Fed representatives discuss rural Nevada issues in Carson City
April 27, 2018
CARSON CITY, Nev. — Rural Nevada businesses face challenges two federal government entities are working to address.
The U.S. Department of Agriculture, focused on rural areas, and the Small Business Administration, covering rural as well urban parts of the state, both provide access to capital through loans and grants.
"They are two agencies we cherish and love to work with," said Rob Hooper, executive director, Northern Nevada Development Authority, introducing two representative from those agencies who spoke at the NNDA luncheon April 25 in the Carson Nugget.
Phil Cowee, USDA state director for Nevada, said the USDA is targeting several issues to help rural businesses succeed.
"During our tour of the state Internet connectivity always came up. What can the USDA do to improve Internet access? Broadband is increasingly the difference between the haves and the have nots," said Cowee.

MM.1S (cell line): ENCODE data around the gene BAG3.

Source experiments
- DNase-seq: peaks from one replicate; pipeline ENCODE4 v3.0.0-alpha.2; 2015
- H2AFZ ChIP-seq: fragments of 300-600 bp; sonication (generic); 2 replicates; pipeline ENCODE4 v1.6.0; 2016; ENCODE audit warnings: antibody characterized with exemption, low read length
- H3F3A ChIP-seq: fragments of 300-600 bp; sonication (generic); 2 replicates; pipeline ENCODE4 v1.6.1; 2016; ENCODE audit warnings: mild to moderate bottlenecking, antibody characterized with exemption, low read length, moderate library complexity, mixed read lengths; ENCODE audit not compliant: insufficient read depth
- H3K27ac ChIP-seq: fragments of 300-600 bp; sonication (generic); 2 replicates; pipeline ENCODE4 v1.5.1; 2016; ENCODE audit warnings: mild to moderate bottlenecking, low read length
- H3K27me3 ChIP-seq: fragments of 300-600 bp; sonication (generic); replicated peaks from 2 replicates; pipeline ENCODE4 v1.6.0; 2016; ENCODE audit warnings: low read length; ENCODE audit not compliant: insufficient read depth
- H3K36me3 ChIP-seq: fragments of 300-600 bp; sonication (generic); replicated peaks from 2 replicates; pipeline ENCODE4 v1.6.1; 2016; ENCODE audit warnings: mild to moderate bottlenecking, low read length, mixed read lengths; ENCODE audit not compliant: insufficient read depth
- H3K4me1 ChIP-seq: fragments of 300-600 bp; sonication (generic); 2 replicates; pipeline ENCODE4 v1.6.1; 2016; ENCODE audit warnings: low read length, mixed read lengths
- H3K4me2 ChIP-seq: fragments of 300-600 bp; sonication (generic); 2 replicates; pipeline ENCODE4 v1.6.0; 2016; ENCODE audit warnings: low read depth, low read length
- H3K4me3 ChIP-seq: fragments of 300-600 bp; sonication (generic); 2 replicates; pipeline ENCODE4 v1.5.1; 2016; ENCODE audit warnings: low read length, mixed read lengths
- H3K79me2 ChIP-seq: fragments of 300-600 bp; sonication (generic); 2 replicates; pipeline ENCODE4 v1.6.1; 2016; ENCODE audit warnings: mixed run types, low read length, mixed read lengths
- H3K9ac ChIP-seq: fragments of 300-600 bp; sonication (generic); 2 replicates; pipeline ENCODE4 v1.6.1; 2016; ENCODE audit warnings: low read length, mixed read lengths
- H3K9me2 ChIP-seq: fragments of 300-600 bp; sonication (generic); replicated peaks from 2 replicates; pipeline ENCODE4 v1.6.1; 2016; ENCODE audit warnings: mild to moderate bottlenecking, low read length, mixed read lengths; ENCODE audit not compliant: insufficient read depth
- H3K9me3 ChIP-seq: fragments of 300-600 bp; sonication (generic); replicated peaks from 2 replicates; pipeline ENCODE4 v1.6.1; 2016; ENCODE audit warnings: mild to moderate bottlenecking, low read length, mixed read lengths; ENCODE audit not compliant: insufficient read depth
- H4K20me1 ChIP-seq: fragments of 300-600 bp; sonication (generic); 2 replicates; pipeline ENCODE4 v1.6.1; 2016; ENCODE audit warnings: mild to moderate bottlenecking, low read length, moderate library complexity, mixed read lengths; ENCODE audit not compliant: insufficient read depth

Cowee said the federal budget bill signed in March includes $600 million for the USDA to spend on bringing better Internet access to rural America.
Recommended Stories For You
He said lagging technology leads to another issue plaguing rural areas: a dwindling workforce because a younger generation doesn't want to live where common amenities such as fast Internet access isn't readily available.
"I was talking to a contractor lamenting on the fact that some of his employees were basically being taken by other companies," said Cowee. "It doesn't seem like we're getting a lot of new workforce."
He said housing is part of the problem so the USDA is supporting residential development with partners such as Nevada Rural Housing Authority and the Nevada Housing Division.
The SBA covers the whole state, but Joe Amato, SBA district director for Nevada, started with the SBA six months ago and has been traveling the entire state to get more familiar with the rural counties and to get the word out about his agency.
"I told my staff at the start the SBA is irrelevant in Nevada. Only 18 percent of businesses know it," he said. "This is my 115th public speech in six months. We need to be known more."